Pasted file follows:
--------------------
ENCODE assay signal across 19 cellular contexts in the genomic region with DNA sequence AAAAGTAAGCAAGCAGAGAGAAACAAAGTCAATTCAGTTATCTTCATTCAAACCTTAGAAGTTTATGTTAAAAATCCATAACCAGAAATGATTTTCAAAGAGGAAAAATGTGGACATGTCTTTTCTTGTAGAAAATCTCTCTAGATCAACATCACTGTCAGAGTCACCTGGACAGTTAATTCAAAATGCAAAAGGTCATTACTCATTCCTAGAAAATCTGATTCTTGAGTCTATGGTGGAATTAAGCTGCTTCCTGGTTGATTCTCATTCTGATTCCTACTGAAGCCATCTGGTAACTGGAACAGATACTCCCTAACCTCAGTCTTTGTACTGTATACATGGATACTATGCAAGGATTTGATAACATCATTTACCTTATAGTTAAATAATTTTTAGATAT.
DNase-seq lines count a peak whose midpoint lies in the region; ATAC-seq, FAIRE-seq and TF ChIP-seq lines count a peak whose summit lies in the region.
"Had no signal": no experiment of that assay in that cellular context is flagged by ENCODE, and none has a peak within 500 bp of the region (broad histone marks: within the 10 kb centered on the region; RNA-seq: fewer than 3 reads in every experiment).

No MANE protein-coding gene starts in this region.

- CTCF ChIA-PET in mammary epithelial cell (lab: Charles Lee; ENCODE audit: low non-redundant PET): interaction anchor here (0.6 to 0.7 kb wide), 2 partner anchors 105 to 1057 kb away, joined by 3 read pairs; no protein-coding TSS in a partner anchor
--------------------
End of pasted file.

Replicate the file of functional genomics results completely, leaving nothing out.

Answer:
ENCODE assay signal across 19 cellular contexts in the genomic region with DNA sequence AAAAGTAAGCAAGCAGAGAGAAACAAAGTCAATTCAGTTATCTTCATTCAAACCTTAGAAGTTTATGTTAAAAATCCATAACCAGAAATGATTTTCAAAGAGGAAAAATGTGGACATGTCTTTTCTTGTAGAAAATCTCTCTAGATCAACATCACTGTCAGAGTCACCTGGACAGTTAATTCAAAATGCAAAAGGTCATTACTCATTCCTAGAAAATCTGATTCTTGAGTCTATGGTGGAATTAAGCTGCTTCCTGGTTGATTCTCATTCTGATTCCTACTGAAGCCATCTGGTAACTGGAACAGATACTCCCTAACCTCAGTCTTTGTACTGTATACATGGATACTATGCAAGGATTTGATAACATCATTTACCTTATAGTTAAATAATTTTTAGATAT.
DNase-seq lines count a peak whose midpoint lies in the region; ATAC-seq, FAIRE-seq and TF ChIP-seq lines count a peak whose summit lies in the region.
"Had no signal": no experiment of that assay in that cellular context is flagged by ENCODE, and none has a peak within 500 bp of the region (broad histone marks: within the 10 kb centered on the region; RNA-seq: fewer than 3 reads in every experiment).

No MANE protein-coding gene starts in this region.

- CTCF ChIA-PET in mammary epithelial cell (lab: Charles Lee; ENCODE audit: low non-redundant PET): interaction anchor here (0.6 to 0.7 kb wide), 2 partner anchors 105 to 1057 kb away, joined by 3 read pairs; no protein-coding TSS in a partner anchor